This weeks parsha, Emor, begins with the specific laws which apply to kohanim. “Emor el hakohanim”, tell the kohanim, “l’nefesh lo yitamah b’amav”, (21:1) do not defile yourselves by dealing with those who have died. Besides immediate family, the kohen is forbidden from contact with dead. They also have additional restrictions in terms of the women they can marry. Divorcees, amongst others, are forbidden.
The Kohen Gadol, who occupies an even higher level in Klal Yisroel, has additional restrictions. He can’t have contact, even when a parent has died. He too has additional marriage restrictions, with a widow added to the list of those who are unacceptable.
The sefer Zichron Meir points out how each individual must serve Hashem on the level that he is on. Looking around and seeing that others might be doing less than us can’t give us a smug feeling of assurance. Who knows what his background was? Who knows which experiences he might have gone through and how they might have affected him? Who knows if the ‘smaller’ amount that he seems to be doing isn’t viewed as a greater accomplishment than the ‘greater’ amounts that we might be accomplishing?!
Along with a higher level comes greater responsibilities. As the Mesilas Yeshorim states in his introduction, every person must clarify what is his responsibility in his world. Not in anyone else’s world, but only in your own. The only measuring stick that we can truly use is how are we measuring up against ourselves. We know what we are able to do… We know when it’s a real difficulty and when it’s simply an excuse… Our responsibility in our world.
A beautiful illustration of this can be found in the story of Rabi Shimon Bar Yochai. The gemara Shabbos (33.) relates how he and his son, Rav Elazar, had spent twelve years in a cave hiding from the Roman officials. They felt he had spoken harshly about them and had sentenced him to death. During their stay there, they were fed in a miraculous way and spent all of their time immersed in Torah study. That is where the secrets of the Zohar were revealed to him.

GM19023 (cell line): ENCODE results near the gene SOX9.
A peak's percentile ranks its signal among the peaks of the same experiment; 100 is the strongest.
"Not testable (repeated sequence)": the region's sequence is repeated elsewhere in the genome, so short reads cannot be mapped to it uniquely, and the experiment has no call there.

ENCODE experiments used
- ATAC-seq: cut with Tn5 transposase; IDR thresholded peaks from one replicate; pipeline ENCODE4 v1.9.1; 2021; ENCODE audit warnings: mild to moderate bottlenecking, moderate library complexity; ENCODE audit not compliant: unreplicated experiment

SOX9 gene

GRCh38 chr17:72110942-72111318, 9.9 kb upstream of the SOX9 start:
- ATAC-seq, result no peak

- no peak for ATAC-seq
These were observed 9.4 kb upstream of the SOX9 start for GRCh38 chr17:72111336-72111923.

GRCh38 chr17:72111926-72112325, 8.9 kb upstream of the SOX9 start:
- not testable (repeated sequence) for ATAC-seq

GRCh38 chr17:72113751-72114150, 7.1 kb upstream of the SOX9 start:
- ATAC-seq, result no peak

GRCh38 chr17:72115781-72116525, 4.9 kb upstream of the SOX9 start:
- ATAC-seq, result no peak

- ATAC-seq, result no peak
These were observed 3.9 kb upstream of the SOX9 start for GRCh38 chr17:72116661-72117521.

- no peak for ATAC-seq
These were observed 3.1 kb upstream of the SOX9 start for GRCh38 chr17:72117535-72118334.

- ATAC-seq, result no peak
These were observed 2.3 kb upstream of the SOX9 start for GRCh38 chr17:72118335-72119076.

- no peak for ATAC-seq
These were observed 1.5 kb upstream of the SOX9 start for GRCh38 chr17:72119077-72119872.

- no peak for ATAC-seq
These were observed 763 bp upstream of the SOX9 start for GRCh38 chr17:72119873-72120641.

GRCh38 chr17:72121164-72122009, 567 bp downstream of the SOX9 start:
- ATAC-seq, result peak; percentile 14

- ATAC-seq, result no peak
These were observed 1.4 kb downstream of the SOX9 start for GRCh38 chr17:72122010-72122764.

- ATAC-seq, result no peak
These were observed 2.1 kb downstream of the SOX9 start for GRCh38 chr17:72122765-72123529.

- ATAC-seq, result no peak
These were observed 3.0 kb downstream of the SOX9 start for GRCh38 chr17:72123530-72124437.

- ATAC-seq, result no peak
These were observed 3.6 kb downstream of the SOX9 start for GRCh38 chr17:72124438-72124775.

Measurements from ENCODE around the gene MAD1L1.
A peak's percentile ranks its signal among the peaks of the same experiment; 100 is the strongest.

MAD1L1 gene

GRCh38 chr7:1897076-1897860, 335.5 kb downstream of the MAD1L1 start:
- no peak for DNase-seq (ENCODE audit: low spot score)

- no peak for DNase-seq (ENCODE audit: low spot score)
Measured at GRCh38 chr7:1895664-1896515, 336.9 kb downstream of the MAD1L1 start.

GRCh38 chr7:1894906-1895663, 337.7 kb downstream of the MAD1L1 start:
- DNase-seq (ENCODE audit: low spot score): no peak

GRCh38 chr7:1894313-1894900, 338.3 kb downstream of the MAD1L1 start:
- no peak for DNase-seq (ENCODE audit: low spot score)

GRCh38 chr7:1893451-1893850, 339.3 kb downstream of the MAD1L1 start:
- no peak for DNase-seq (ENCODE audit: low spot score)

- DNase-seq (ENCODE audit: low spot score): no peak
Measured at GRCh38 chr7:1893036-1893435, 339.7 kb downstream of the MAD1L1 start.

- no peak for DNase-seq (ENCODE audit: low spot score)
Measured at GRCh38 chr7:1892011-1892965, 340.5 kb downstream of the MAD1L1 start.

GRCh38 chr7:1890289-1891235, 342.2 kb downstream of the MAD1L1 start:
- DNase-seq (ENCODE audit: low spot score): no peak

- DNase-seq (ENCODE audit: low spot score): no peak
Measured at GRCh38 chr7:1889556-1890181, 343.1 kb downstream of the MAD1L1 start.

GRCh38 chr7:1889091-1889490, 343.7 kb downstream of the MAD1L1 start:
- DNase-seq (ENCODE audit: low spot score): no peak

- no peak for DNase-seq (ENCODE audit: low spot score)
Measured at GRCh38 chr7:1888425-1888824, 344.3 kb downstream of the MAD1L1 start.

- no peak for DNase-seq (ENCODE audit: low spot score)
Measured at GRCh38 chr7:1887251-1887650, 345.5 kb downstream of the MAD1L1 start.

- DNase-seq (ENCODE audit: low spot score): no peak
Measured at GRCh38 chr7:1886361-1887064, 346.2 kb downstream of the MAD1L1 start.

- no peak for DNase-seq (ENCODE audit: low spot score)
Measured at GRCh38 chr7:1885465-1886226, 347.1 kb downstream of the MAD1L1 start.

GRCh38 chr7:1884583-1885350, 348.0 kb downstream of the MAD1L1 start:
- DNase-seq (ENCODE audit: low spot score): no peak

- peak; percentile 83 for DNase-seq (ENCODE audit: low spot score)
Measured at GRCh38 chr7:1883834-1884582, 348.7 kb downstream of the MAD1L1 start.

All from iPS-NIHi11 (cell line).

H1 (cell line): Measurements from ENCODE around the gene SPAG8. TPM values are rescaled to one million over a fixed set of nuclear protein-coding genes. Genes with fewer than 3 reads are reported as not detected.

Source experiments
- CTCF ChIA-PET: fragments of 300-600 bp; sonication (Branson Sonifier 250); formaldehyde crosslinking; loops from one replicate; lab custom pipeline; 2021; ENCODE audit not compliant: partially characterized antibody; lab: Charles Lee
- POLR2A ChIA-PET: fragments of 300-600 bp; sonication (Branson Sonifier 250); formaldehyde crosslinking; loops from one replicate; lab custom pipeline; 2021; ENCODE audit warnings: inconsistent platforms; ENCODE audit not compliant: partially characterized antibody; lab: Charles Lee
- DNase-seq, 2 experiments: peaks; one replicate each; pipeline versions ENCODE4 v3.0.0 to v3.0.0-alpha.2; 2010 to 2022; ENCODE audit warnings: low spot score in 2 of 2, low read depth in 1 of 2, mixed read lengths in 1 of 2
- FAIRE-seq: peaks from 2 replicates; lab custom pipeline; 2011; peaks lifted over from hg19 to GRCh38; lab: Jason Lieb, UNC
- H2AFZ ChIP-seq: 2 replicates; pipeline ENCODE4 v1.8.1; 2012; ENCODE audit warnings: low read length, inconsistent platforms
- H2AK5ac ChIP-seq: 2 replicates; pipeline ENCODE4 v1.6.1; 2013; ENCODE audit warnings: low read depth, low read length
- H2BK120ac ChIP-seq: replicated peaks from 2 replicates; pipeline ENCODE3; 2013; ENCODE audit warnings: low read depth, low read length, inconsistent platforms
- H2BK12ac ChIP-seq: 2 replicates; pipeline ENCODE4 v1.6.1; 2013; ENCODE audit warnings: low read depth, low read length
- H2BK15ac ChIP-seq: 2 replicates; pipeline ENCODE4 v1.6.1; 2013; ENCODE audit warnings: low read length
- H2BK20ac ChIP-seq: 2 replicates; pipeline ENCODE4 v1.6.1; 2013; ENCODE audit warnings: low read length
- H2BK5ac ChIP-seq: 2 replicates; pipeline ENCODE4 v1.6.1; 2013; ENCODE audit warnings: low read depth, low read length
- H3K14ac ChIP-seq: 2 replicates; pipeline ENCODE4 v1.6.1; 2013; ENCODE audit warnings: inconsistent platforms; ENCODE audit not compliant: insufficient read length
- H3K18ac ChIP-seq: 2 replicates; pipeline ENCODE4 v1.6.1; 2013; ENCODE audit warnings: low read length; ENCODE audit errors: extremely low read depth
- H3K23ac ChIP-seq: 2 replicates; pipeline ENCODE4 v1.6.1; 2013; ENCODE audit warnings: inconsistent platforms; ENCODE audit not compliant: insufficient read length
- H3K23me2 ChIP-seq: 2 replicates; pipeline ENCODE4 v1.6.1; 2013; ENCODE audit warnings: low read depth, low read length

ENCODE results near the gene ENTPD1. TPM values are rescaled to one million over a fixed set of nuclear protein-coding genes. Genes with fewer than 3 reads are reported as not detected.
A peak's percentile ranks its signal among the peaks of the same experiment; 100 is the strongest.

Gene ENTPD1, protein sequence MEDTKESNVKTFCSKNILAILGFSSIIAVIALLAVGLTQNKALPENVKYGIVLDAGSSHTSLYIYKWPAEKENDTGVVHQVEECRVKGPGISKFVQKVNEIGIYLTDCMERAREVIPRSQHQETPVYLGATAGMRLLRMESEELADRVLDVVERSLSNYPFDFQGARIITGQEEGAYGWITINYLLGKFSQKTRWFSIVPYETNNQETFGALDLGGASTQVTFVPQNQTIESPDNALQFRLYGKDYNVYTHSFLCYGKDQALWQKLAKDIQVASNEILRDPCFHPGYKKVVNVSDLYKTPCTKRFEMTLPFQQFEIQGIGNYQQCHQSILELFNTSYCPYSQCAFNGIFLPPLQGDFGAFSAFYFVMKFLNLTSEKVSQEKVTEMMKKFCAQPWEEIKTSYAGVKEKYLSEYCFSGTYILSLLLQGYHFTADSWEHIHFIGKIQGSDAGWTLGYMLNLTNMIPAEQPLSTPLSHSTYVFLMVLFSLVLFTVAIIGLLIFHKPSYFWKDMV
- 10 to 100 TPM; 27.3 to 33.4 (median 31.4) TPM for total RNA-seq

Upon leaving the cave, they encountered people plowing and planting. They, at the incredibly high level that they had reached, were astounded that people were involving themselves in ‘chayey sha’ah’, the temporary existence, and were ignoring ‘chayey olam’, their eternal existence. Wherever they cast their eyes, they caused that which they viewed to be burnt.
A heavenly voice proclaimed. “Have you left the cave in order to destroy my world? Return to your cave!!!” After spending an additional twelve months in the cave, they were told that they could leave. Wherever Rav Elazar would strike, Rabi Shimon would heal.
Originally they were measuring their surroundings according to their own world. After the additional twelve months, they were able to measure others according to the world of others. They recognized their own responsibilities, while understanding that everyone else, who had not gone through their experiences, could not be expected to be on their level.
We must realize that we are all in chinuch! I doubt there is a single person that doesn’t come into contact with those that are less knowledgeable than they. To them, we are the banner carriers of Judaism – they scrutinize our words and actions to determine what is proper behavior. We must bear this responsibility in a serious manner to make sure that we are being ‘mekadesh shem shamayim’ – sanctifying Hashem’s name – to the best of our ability.